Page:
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Topic: molecular solids vs covalent network solids  (Read 25906 times)

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Offline orgo814

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molecular solids vs covalent network solids
« on: March 14, 2012, 10:57:49 PM »
Can anyone help me differentiate between network solids and molecular solids? I know what they are but how can I tell by looking at a molecule whether it's a network or molecular solid? Is it really just allotropes of carbon and silicon molecules which are network solids? Any help is appreciated, thank you.

Offline NathanielZhu

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Re: molecular solids vs covalent network solids
« Reply #1 on: March 14, 2012, 11:04:46 PM »
Correct me if I'm wrong but aren't network solids simply ionic lattices and molecular solids formed from covalent bonds?
For example, a NaF lattice is a network solid because NaF is ionic, and a diamond is a molecular solid because it's merely a bunch of Carbon atoms bonded covalently.

Offline orgo814

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Re: molecular solids vs covalent network solids
« Reply #2 on: March 15, 2012, 07:35:19 PM »
No, a network solid is an extensive network of covalent bonds.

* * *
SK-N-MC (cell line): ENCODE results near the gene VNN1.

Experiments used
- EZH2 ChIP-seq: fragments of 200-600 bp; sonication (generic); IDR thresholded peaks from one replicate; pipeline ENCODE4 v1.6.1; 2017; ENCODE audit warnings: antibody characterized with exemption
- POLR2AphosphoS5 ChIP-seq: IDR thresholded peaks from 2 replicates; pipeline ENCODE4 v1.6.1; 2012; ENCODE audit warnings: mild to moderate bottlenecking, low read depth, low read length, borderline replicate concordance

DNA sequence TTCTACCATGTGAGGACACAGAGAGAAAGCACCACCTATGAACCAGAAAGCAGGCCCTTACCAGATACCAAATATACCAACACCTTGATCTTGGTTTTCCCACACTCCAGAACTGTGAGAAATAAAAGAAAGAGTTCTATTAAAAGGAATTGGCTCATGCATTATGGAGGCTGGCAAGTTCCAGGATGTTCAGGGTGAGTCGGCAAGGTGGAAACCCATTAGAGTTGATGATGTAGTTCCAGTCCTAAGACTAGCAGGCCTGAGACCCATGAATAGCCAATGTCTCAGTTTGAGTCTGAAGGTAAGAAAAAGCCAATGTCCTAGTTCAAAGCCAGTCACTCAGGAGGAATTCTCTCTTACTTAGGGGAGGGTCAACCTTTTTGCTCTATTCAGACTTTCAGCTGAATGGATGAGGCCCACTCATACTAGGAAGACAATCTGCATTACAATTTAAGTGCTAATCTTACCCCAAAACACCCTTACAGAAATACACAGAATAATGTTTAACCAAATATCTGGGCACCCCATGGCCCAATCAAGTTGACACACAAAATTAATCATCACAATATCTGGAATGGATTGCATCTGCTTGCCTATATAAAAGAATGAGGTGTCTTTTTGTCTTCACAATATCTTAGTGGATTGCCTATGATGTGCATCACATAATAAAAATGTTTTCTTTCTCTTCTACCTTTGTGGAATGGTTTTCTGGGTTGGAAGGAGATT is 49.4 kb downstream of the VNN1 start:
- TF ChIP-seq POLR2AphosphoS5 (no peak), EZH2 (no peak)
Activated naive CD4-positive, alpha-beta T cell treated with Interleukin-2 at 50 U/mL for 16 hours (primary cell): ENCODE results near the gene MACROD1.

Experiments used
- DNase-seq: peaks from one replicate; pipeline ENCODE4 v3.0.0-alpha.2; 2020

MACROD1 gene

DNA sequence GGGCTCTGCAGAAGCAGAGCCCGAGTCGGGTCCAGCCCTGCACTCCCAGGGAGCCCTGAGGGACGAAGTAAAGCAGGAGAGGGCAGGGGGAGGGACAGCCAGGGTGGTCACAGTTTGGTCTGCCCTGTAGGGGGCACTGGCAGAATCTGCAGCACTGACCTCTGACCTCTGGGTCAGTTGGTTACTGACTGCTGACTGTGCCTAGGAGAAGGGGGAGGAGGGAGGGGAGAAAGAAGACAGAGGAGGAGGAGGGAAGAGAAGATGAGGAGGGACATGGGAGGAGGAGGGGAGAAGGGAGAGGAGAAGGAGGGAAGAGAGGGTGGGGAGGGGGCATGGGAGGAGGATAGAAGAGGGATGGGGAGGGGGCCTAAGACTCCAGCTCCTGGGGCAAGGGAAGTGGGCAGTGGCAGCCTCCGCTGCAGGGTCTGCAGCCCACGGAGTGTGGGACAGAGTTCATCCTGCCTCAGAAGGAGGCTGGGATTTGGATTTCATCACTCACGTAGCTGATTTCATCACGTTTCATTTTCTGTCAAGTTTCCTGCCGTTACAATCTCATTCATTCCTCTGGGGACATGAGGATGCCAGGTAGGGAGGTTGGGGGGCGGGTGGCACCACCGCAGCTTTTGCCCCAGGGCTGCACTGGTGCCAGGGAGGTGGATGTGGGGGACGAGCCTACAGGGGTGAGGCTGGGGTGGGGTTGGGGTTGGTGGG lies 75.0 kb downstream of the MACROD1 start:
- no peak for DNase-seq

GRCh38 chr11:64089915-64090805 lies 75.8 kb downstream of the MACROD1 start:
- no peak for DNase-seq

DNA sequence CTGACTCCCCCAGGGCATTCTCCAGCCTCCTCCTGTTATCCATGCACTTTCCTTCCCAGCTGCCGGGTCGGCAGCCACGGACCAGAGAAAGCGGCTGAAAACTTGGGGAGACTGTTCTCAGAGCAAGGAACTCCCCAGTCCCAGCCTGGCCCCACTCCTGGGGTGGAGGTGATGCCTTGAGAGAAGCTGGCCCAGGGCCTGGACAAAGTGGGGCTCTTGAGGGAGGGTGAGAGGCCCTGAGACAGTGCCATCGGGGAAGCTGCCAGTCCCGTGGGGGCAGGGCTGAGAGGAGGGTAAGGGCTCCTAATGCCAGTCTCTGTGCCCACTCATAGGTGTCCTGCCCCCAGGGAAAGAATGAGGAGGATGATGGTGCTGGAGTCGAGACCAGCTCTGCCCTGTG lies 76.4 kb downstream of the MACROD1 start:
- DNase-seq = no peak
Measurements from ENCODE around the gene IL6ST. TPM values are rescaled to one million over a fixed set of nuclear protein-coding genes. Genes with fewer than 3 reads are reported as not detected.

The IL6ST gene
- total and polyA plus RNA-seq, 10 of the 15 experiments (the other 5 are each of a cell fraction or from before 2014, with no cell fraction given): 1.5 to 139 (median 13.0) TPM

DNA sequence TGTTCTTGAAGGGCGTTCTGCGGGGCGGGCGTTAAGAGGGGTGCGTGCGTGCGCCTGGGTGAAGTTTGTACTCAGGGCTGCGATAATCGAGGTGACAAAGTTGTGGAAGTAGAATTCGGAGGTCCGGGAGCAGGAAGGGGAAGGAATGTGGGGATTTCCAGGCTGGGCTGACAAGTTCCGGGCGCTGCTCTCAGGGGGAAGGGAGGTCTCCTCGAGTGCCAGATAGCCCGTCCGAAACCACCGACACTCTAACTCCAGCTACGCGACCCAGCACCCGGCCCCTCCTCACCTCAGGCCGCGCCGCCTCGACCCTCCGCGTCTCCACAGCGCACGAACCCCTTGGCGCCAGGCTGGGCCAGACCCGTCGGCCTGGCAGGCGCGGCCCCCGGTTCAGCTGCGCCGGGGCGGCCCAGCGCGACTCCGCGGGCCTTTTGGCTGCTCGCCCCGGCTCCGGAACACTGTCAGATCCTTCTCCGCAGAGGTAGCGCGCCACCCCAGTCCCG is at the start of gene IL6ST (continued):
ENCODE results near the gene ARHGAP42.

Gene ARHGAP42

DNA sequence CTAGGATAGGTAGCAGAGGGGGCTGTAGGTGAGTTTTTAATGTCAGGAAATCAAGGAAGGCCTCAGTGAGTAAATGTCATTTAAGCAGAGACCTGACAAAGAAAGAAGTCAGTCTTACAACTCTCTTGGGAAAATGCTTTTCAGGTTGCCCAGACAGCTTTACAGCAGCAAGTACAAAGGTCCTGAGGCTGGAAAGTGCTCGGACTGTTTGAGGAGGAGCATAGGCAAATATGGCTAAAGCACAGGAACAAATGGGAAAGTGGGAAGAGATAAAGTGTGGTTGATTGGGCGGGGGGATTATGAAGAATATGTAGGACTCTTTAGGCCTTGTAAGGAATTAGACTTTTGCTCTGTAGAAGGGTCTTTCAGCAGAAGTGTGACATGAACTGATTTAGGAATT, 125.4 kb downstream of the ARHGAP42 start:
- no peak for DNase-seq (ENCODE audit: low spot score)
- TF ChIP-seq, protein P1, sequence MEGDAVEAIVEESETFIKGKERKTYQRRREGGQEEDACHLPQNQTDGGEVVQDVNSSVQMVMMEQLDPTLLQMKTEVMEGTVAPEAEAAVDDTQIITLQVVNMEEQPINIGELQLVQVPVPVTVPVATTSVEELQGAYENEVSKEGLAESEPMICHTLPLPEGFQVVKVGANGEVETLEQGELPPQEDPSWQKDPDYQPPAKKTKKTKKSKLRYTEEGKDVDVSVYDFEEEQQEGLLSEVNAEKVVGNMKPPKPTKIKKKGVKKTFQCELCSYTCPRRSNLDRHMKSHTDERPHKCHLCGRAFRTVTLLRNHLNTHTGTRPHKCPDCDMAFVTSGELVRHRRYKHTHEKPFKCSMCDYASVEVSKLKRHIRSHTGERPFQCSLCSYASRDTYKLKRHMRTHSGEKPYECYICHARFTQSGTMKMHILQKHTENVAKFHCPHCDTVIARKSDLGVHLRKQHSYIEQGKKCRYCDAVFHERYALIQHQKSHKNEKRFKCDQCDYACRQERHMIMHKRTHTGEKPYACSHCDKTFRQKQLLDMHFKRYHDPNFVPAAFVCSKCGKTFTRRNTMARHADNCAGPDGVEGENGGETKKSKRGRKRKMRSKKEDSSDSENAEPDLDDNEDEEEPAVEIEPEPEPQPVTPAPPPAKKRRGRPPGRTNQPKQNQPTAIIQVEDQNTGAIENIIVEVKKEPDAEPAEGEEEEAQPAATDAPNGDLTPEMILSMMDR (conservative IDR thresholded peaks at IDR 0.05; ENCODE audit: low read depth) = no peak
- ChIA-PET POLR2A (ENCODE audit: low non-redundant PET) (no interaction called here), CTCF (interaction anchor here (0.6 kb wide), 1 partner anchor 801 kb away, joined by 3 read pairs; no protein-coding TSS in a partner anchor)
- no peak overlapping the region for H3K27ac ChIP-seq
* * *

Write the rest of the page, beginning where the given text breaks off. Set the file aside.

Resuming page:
Offline PIQgoogleme

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Re: molecular solids vs covalent network solids
« Reply #3 on: March 15, 2012, 08:06:19 PM »
Molecular solid: think ice. There are covalent bonds present, but they're within a molecule, not between the molecules. What holds the molecule together are dispersion forces, dipole-dipole interactions or hydrogen bonds.

Covalent network solid: Think diamond. All of the carbon atoms in the entire substance are covalently bonded, forming a big network. Technically, a diamond is like one big molecule.

Offline XGen

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Re: molecular solids vs covalent network solids
« Reply #4 on: March 15, 2012, 08:57:56 PM »
I know what they are but how can I tell by looking at a molecule whether it's a network or molecular solid?

If you are looking at a drawing of a molecule, it is very simple. A network solid is not composed of separate molecules, but rather it is one gigantic molecule. Therefore, there should be no set drawing of a "molecule" of a network solid.

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